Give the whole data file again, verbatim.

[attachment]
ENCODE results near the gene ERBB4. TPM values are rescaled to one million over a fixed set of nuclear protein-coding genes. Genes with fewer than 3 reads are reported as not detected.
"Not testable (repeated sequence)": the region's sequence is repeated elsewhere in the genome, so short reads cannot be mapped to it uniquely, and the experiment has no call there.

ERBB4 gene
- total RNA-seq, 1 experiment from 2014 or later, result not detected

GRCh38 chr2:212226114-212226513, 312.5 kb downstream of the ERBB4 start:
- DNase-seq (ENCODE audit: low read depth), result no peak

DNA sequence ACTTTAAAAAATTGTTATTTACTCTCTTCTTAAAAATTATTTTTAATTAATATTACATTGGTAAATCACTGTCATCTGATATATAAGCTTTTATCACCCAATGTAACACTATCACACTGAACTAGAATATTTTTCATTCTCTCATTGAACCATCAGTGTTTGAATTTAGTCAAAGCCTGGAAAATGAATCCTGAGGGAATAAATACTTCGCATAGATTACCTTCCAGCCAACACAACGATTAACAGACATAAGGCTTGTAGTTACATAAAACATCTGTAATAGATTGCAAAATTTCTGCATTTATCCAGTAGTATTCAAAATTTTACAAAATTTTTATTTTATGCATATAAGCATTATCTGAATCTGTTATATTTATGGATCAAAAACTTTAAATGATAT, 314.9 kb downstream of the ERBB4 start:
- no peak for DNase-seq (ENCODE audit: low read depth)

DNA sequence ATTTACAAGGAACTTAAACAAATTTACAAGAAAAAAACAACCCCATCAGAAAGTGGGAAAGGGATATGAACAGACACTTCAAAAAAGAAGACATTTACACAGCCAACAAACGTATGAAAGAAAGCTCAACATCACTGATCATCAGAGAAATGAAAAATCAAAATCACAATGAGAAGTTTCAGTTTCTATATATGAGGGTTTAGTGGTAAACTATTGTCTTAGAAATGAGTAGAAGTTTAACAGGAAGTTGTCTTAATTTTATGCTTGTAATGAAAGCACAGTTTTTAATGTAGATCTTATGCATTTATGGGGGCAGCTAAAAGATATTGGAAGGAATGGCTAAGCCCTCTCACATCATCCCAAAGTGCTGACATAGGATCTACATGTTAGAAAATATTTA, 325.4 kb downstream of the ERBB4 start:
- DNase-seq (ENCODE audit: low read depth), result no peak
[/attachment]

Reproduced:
ENCODE results near the gene ERBB4. TPM values are rescaled to one million over a fixed set of nuclear protein-coding genes. Genes with fewer than 3 reads are reported as not detected.
"Not testable (repeated sequence)": the region's sequence is repeated elsewhere in the genome, so short reads cannot be mapped to it uniquely, and the experiment has no call there.

ERBB4 gene
- total RNA-seq, 1 experiment from 2014 or later, result not detected

GRCh38 chr2:212226114-212226513, 312.5 kb downstream of the ERBB4 start:
- DNase-seq (ENCODE audit: low read depth), result no peak

DNA sequence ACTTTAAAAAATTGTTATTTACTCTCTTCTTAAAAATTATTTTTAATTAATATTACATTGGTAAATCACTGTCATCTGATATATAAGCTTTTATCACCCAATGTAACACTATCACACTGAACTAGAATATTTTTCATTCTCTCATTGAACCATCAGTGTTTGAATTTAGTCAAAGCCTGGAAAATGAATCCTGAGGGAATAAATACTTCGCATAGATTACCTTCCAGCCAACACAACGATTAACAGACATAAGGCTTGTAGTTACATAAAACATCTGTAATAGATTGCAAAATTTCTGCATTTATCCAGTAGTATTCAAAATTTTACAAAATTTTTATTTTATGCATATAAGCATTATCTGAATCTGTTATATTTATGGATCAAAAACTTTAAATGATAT, 314.9 kb downstream of the ERBB4 start:
- no peak for DNase-seq (ENCODE audit: low read depth)

DNA sequence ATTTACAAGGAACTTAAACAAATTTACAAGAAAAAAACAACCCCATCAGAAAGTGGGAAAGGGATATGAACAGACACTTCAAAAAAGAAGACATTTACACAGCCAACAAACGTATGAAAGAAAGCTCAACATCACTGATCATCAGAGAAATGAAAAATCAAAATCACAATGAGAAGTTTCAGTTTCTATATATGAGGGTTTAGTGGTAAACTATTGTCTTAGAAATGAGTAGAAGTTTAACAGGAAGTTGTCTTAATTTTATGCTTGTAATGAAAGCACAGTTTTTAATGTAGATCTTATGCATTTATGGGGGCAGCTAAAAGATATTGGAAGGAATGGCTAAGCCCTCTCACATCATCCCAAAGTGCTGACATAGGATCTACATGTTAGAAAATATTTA, 325.4 kb downstream of the ERBB4 start:
- DNase-seq (ENCODE audit: low read depth), result no peak